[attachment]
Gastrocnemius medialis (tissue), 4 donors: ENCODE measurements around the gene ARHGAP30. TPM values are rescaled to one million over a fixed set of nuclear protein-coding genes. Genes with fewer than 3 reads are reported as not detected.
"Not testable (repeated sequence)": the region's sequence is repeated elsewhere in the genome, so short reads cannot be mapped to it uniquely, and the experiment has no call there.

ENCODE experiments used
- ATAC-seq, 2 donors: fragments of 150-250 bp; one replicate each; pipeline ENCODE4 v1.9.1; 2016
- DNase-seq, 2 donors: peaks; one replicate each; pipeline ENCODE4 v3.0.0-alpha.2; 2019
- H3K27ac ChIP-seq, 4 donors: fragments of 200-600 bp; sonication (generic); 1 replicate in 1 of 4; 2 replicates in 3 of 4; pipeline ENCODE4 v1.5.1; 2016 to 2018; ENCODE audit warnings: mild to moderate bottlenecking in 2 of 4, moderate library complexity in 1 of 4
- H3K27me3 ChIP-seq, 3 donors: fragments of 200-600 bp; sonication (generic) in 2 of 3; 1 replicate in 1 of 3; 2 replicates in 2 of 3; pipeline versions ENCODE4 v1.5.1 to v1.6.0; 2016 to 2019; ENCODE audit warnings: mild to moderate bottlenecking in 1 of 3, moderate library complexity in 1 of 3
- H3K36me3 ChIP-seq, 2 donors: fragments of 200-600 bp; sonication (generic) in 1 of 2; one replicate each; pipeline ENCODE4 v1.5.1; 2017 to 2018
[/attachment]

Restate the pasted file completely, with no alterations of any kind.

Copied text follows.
Gastrocnemius medialis (tissue), 4 donors: ENCODE measurements around the gene ARHGAP30. TPM values are rescaled to one million over a fixed set of nuclear protein-coding genes. Genes with fewer than 3 reads are reported as not detected.
"Not testable (repeated sequence)": the region's sequence is repeated elsewhere in the genome, so short reads cannot be mapped to it uniquely, and the experiment has no call there.

ENCODE experiments used
- ATAC-seq, 2 donors: fragments of 150-250 bp; one replicate each; pipeline ENCODE4 v1.9.1; 2016
- DNase-seq, 2 donors: peaks; one replicate each; pipeline ENCODE4 v3.0.0-alpha.2; 2019
- H3K27ac ChIP-seq, 4 donors: fragments of 200-600 bp; sonication (generic); 1 replicate in 1 of 4; 2 replicates in 3 of 4; pipeline ENCODE4 v1.5.1; 2016 to 2018; ENCODE audit warnings: mild to moderate bottlenecking in 2 of 4, moderate library complexity in 1 of 4
- H3K27me3 ChIP-seq, 3 donors: fragments of 200-600 bp; sonication (generic) in 2 of 3; 1 replicate in 1 of 3; 2 replicates in 2 of 3; pipeline versions ENCODE4 v1.5.1 to v1.6.0; 2016 to 2019; ENCODE audit warnings: mild to moderate bottlenecking in 1 of 3, moderate library complexity in 1 of 3
- H3K36me3 ChIP-seq, 2 donors: fragments of 200-600 bp; sonication (generic) in 1 of 2; one replicate each; pipeline ENCODE4 v1.5.1; 2017 to 2018